Through a Glass Darkly:
Shared Governance Is Only a Start. Where’s the Money and Who Decides On What It
Is Spent?

By

Leonard Zwelling

         In 1 Corinthians 13:12, the Apostle Paul uses the phrase
with which I entitled this blog. In the days of Paul, mirrors (the glass) did
not have the fidelity of modern mirrors and views through them were not clear.
Only later, did Paul aver, would clarity be gained.

         The latest breakthrough in shared governance that alters the
make-up of the Executive Committee of MD Anderson is a start in the right
direction, but until there is a full accounting of the money, this is only a
first step in glass transparency and fiscal clarity. The money is still seen only darkly.

         Here’s what I mean:

         The state allocation to MD Anderson is far less than 10% of
the budget, perhaps less than 5%. Thus, the vast majority of the revenue is
derived from patient care and the vast majority of the expenses are determined
by….who? Now here are some good questions in this regard.

         All of the money (and I mean all of the money) belongs to
the State of Texas. Every IV pole and wheel chair does as well. The oversight
of these funds resides with the Board of Regents who empower the executives of
MD Anderson with fiduciary responsibility as stewards of these funds. To me
that means that under the new governance structure, the faculty on the
Executive Committee must share in that stewardship.

         If the faculty and its representatives on the new Executive
Committee are to fulfill their fiduciary role, the faculty must have access to
the full financial statements of MD Anderson, preferably in a format that is
comprehensible meaning an income statement, a balance sheet and a statement of
cash flows. Is that too much to ask? I think not.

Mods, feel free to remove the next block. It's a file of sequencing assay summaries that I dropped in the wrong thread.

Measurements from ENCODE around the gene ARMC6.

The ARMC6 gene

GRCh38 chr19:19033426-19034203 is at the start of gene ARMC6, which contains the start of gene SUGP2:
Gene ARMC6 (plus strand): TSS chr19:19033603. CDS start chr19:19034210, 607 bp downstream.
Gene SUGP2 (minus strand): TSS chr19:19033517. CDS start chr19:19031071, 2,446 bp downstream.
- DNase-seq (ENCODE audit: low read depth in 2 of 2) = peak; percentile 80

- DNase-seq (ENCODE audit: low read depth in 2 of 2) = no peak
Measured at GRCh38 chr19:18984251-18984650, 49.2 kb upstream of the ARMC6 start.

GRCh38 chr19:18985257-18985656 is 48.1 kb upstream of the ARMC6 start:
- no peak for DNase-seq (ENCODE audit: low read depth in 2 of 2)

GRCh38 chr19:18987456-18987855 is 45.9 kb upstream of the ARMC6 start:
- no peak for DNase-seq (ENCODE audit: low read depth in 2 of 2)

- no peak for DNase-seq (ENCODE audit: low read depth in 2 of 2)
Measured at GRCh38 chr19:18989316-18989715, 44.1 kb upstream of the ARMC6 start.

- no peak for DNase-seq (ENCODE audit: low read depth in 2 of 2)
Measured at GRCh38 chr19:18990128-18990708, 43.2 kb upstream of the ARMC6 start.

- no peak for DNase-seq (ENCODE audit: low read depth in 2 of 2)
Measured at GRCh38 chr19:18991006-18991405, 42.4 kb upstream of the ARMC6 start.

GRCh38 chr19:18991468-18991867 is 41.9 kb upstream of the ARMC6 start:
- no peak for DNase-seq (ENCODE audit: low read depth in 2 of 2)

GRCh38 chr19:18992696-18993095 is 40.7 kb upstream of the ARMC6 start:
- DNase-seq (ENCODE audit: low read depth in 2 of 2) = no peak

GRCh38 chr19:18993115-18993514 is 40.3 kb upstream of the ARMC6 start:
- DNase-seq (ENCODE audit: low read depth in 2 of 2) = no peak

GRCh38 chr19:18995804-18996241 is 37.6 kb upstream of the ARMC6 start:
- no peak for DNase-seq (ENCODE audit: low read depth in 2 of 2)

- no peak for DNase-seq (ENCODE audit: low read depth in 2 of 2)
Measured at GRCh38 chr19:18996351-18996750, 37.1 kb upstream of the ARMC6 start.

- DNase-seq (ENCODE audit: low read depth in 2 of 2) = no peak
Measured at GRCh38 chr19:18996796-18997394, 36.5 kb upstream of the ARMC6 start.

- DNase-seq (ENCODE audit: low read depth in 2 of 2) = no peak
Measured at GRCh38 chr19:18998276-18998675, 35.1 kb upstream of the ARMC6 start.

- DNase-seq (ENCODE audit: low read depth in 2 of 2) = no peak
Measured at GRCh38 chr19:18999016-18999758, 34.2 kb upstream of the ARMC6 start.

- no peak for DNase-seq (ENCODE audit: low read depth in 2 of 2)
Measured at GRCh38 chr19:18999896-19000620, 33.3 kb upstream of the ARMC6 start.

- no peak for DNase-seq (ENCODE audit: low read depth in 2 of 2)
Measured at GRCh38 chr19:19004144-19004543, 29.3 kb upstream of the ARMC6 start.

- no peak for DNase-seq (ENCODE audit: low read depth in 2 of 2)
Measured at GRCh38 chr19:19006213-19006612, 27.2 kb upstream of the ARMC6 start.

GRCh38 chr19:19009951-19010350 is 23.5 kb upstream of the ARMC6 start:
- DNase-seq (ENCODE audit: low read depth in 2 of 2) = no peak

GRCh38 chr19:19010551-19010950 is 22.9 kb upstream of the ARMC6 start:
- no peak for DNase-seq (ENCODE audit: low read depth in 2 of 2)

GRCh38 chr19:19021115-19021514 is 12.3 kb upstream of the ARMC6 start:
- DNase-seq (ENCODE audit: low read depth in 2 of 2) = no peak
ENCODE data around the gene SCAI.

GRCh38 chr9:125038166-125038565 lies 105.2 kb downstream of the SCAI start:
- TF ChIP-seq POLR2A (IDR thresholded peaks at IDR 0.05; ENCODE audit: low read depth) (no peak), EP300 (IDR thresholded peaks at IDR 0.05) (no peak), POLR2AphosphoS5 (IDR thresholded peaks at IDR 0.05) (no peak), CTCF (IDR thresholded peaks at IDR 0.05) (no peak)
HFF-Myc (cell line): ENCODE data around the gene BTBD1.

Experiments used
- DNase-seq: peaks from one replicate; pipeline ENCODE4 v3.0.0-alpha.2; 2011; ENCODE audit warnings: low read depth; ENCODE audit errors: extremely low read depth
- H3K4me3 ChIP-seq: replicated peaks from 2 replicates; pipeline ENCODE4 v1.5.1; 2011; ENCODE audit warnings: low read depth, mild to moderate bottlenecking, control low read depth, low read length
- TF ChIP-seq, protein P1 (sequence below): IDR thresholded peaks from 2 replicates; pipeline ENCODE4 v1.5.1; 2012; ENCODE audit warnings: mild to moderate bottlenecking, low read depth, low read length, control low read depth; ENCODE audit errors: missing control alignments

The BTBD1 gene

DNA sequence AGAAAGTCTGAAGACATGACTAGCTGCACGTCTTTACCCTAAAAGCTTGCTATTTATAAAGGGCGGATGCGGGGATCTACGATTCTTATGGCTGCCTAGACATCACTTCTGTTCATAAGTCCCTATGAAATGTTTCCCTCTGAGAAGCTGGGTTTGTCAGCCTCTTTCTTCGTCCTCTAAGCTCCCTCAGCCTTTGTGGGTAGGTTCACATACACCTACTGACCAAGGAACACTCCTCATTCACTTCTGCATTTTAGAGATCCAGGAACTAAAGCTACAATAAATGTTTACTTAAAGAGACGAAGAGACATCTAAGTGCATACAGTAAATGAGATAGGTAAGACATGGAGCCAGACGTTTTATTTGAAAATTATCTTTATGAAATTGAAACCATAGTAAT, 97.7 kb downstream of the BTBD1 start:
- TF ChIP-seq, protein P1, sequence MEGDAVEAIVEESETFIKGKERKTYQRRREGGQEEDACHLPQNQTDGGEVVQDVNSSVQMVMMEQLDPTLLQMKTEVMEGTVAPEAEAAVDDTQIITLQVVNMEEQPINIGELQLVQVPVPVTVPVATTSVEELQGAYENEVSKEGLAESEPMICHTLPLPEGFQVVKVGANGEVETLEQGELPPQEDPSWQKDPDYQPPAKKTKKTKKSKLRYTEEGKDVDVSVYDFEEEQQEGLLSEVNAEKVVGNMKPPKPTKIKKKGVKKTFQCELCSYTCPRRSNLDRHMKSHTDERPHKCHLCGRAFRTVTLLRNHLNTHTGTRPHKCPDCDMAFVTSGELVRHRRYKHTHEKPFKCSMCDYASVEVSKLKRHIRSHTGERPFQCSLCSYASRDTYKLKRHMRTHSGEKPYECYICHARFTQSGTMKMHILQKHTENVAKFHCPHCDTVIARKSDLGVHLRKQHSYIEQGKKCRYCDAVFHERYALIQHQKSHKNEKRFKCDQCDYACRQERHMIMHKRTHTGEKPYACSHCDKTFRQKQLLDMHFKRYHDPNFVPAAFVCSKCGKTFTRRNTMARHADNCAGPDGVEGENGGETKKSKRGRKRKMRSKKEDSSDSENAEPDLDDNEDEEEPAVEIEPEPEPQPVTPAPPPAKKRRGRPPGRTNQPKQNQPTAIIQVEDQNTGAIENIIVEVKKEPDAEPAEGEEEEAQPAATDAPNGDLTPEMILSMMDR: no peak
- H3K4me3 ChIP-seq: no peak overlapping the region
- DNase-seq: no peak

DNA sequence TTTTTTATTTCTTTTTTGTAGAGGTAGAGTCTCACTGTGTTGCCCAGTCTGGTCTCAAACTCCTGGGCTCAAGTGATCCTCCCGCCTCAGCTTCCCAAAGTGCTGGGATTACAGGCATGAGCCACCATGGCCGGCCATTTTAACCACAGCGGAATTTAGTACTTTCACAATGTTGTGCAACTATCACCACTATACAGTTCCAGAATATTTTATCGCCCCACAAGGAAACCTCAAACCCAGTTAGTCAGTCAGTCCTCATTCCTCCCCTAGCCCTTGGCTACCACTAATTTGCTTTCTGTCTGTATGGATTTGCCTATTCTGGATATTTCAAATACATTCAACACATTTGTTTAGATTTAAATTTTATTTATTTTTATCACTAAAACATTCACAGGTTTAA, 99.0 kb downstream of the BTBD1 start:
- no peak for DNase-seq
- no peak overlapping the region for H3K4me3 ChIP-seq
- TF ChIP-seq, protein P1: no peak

Finally, it seems to me that the faculty must also have a
role in determining how the money is spent. If there is really “shared”
governance and the faculty members and representatives have a fiduciary role as indicated by the
Chancellor, then even if the President makes the final call, the Executive
Committee, all of its members, should be able to understand the finances of
this state agency also known as MD Anderson and have input into how its money
is spent.

         Here are some of the spending decisions I wish the faculty
had had some input into:

1. Lynda’s couches and glass walls (talk about
transparency)

2. The packages for the new hires by the President to
lead some of the basic science departments which were probably larger than the op-ed in today’s NY Times suggests. (http://www.nytimes.com/2015/08/30/opinion/the-battle-for-biomedical-supremacy.html?action=click&pgtype=Homepage&module=opinion-c-col-left-region&region=opinion-c-col-left-region&WT.nav=opinion-c-col-left-region&_r=0)

3. The funding of IACS and its employees

4. The need for all of those fish in every lobby

5. The wisdom of doing a deal with two drug companies for
stock shares when the trials with the products of these companies will
undoubtedly be proposed to be done at Anderson, a clear violation of every
conflict of interest rule ever written.

6. The wisdom of the fancy TV commercials that tell the
viewer nothing about what distinguishes MD Anderson from the Cancer Treatment
Centers of America, who, by contrast, specifically advertise their willingness
to give one day second opinions, something the public might really appreciate
as opposed to smirks, smiles and grimaces from talking heads against a white
background with the red line. (Whose idea was this ad campaign any way, and why
are they still employed?)

Transparency
prior to the End of Days would be a really good idea at MD Anderson. After all,
Dr. DePinho’s first name isn’t Paul.

Leonard Zwelling